Acceptable wood moisture content for indoor projects
On the other hand, if you are working on indoor projects where the wood is 1) visible and 2) needs to remain unwarped and in pristine aesthetic condition (furniture, flooring, musical instruments, cabinetry, etc.), then the MC of your project’s wood should be more carefully determined.
Specifically, the MC of your indoor projects must be within 2% of the equilibrium moisture content (EMC) of the location or, even better, equal to the EMC of the location. Anything over 2% difference from the EMC of the location is an unacceptable measurement. At that point, you either need to acclimate the wood, dry the wood, or purchase new wood altogether.
Let’s learn a bit more about EMC and how it might impact the moisture reading you want from your meter.
Factors that can impact the appropriate wood moisture content reading
The first factor that can impact what kind of moisture reading you want from your meter is EMC—one of the most important pieces of data that you can know for your projects.
EMC varies depending on the geographic location. For example, the EMC in Florida is going to be very different from the EMC in Arizona. Because wood is hygroscopic, it will absorb or release moisture until it reaches the EMC where it is placed or installed.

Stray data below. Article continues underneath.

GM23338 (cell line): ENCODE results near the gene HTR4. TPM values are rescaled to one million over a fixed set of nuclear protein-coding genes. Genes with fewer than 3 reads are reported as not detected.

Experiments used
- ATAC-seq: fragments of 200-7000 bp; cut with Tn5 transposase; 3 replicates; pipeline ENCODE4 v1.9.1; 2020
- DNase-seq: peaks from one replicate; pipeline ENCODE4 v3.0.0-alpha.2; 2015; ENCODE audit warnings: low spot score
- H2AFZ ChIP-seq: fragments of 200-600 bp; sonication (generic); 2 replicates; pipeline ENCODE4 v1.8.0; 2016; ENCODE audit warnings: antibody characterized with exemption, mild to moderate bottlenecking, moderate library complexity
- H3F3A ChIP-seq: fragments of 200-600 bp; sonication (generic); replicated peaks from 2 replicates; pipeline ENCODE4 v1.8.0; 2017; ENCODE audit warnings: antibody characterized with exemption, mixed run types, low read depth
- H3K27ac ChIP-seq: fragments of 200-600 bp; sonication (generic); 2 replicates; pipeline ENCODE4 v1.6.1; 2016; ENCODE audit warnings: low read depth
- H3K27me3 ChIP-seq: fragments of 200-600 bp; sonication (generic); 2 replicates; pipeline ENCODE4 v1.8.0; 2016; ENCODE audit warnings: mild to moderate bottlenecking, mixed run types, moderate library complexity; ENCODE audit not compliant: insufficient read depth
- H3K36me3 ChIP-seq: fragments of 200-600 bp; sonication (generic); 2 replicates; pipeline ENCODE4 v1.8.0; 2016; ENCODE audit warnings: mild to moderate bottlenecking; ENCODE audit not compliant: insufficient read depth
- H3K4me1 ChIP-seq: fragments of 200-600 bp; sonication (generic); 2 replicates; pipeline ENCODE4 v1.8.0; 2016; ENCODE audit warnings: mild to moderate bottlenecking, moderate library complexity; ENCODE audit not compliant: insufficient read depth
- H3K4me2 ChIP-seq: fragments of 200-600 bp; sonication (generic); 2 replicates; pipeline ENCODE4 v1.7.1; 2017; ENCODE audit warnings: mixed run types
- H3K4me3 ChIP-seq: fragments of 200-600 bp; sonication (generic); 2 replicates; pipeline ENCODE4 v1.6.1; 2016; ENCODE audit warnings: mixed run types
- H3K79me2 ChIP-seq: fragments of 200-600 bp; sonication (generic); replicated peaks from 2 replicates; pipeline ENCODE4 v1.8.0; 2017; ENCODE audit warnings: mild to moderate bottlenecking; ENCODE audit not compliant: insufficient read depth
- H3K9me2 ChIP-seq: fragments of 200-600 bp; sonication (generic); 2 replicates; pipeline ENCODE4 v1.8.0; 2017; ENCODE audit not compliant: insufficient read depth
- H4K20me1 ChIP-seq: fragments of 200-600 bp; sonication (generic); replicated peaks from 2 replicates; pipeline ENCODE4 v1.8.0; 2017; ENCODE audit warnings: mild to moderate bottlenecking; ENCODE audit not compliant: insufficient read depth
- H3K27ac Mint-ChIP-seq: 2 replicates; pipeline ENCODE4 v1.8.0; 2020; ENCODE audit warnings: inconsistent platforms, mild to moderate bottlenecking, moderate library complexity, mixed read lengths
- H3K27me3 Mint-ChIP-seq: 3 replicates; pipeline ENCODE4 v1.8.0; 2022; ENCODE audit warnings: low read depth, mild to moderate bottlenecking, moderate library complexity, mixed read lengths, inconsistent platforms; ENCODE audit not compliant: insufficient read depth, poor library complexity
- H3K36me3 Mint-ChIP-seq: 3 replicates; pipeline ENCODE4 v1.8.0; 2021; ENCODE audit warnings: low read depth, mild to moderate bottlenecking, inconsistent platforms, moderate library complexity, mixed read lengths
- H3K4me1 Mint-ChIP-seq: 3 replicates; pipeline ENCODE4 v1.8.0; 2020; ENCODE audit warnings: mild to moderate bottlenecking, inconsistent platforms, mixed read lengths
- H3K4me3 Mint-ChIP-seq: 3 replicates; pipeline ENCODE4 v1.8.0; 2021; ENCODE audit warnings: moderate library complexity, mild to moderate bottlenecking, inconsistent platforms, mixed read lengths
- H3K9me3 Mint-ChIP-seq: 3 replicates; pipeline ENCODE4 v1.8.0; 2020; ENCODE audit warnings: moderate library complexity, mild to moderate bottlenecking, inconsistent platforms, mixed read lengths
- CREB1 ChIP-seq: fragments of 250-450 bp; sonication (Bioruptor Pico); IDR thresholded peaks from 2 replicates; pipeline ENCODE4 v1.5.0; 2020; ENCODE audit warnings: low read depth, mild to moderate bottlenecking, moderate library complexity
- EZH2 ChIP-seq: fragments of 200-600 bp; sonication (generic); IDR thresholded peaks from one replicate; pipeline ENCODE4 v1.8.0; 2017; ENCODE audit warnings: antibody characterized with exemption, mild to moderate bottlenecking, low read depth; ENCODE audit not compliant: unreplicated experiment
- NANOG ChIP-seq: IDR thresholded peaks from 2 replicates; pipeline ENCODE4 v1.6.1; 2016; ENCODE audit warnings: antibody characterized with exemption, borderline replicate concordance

However, if the wood at the time of purchase is already at the correct MC to match the EMC of its end destination, then you can be confident that the wood will be stable. This also means that you won’t have to worry about extreme swelling, shrinking, warping, or cracking. This is ideal!
At the end of the day, the EMC is going to be the most important factor that will affect the kind of reading you want from your meter. But, there are two factors that help to determine the EMC of a location:
Different geographic locations have different temperature and humidity levels.
However, humidity is the most impactful of the two. Again, our example of Arizona and Florida is helpful. Both locations are very hot, but both have totally different humidity levels.